Finally, the accounts from Health Canada. It is apparent that Health Canada is taking a serious look at the electronic cigarette as a step in the right direction. Health Canada is focusing on the electronic cigarette as tobacco harm reduction and so we must give Health Canada props for looking at this as not an “all or nothing” deal and we can only hope that the US uses the same philosophies in their review.

From Janus’ article: Health Canada spokesperson Philippe Laroche said the agency is in the process of evaluating e-cigarettes that are not intended to help smokers quit but are merely a smoking alternative “in order to mitigate the potential risks that these products may pose.”

Bravo Health Canada! The electronic cigarette is an alternative to smoking tobacco and while there is still a lot to do in the industry to provide further testing and quality standards, the electronic cigarette offers smokers something cleaner to themselves and to those around them. The lack of ashtrays, ashes, lighters, cigarette butts and second hand smoke is huge! We are so looking forward to what Health Canada has to say at the end of March!

For more information on Tobacco Harm Reduction, a great place for info is the University of Alberta School of Public Health project website on tobacco harm reduction. You may have read our recent post from January 7, 2009 where CBC features the Electronic Cigarette. This is the same group who were testing the e-cig in the pub! We will have a future post on them later this week!

For now: If you don’t have yours already, our mini electronic cigarette works great, produces a load of vapor and is a necessity for any smoker. Get one. Get comfortable with it. Keep smoking your tobacco if you must. Learn to use your electronic cigarette like a tobacco cigarette. Once you are ready, you will see that your tobacco to e-cig ratio goes in the right direction till eventually, you are smoking only e-cig and couldn’t be happier about your brand switch.

5 thoughts on “INSTEAD Electronic Cigarettes mentioned in CTV Article

  1. Just wanted to give you guys a quick thanks for this article. I’m from tobaccoharmreduction.org and have been keeping up with your site and think it’s great.
    It’s also very encouraging to hear that Health Canada may be approaching this from a harm reduction perspective. I am eager to hear more news from them.

    -Catherine, THR

    1. Thanks THR Cat!

      We are really happy that THR is fond of the e-cig. What THR does is great and a service to all. You remind us that we are adults, making our own decisions and there are options for us instead of abstinence. It’s lovely to have an advocacy group like you! Cheers!

  2. As a Canadian having dealth with Health Canada in the past, I can tell you they will not witch-hunt this product out of existence. Unlike other countries where special interests sway policy, you can rest assured Health Canada will deliver a level headed report and guidelines based on science and research, not religion.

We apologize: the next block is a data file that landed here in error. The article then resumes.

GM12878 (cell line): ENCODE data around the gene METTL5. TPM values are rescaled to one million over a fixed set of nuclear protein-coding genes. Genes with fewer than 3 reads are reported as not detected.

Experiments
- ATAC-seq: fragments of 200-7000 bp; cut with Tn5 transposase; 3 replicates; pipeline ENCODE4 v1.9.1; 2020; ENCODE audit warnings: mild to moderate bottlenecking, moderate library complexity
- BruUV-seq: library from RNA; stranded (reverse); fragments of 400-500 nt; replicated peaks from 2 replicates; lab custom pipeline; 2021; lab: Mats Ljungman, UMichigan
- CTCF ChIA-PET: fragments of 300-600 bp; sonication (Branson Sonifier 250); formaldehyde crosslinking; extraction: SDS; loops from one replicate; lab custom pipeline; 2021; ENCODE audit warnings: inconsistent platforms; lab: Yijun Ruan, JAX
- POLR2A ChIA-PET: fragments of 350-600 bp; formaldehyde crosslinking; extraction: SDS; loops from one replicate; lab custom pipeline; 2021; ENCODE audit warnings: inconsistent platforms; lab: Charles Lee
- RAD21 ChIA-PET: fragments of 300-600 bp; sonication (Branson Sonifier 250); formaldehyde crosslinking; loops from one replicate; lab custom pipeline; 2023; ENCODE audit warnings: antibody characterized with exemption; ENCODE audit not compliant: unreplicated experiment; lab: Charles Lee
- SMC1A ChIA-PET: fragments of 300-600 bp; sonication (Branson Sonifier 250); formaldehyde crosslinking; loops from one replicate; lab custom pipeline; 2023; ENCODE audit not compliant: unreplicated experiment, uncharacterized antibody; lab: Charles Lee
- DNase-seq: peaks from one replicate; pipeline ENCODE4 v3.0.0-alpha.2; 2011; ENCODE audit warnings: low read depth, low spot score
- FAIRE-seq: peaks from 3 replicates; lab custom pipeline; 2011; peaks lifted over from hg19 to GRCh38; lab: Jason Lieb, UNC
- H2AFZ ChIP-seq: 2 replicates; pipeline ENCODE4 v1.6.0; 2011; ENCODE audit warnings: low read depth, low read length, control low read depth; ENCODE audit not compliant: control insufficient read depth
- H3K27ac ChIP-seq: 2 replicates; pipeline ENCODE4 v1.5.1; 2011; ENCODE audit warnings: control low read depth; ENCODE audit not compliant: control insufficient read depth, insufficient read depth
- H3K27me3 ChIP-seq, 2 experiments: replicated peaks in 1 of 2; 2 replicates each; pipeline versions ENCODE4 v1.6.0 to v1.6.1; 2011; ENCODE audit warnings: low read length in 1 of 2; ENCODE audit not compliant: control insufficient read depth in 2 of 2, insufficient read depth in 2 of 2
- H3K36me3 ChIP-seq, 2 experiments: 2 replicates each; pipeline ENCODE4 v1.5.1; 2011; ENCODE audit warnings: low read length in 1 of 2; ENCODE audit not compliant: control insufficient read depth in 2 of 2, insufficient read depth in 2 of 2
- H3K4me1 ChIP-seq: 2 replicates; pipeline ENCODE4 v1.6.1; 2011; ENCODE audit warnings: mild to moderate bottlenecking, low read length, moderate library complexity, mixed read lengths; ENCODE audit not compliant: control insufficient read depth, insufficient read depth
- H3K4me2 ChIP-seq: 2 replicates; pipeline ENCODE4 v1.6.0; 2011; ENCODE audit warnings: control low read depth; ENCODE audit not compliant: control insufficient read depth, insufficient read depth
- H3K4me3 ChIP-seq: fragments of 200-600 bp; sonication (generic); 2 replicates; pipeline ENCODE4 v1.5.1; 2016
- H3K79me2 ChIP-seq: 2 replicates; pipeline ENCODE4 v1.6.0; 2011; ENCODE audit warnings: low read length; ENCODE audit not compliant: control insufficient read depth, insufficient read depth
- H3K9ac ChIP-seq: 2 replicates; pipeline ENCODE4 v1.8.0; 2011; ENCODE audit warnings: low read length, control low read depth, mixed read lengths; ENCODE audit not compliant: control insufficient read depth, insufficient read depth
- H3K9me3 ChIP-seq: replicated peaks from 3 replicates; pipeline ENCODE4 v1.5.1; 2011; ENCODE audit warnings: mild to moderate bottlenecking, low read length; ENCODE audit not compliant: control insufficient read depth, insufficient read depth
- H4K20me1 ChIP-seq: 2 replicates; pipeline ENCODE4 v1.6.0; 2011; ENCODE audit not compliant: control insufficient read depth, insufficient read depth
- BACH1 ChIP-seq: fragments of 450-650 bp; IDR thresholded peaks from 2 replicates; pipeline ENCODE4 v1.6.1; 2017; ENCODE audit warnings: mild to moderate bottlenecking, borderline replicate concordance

I’m a 30+ year smoker and the e-cig has positively altered my lifestyle in so many ways. I am no longer out of breath, no more smoker’s cough and can enjoy my daily ritual without all the negative aspects associated with tobacco.

    The only complaint I have about this product (the mini cig) is the battery’s uneven discharge. I have to recharge the batteries after 10 puffs, otherwise I get sore cheeks from trying to suck in enough smoke for a satisfying puff. In other words, the battery doesn’t feed the atomizer enough power past the 10th puff.

    1. In our discussions with Health Canada, they have been extremely forthright and very fair. So everyone should keep their eye on the Canadian site http://www.smokeinstead.ca because things are changing and will be up and rolling in a week or two!

      Borealcool, might I make a suggestion? You are correct that the 10th puff seems to be the last puff. If you are using your e-cig with the eliquid and using 2-3 drops, you have also run out of eliquid at this point so you are really forcing your atomizer to create vapor that isn’t necessarily there. You probably notice that the 10th puff also tastes a little bit different. This is when the atomizer is burning off any residue that it may have on it. Which in turn causes the atomizer to get hot and make the flashing lights appear that it is out of battery life.

      The battery stops feeding the atomizer power when it senses that the atomizer is getting hot. If you give your atomizer a rest around puff 9 for a few minutes, then reload your liquid, you should be good to go for another “ciggie” worth.

      Please do give these suggestions a try and then let us know how that works for you.

  3. I have been using the eGO model for a number of mnohts and I LOVE it. I usually use it with a drip tip and just direct drip with a low resistance 510 (I’m a fiend for tobacco flavors). It’s incredibly satisfying. I use cartomizers on occasion, usually when I have to drive a long time. Great review!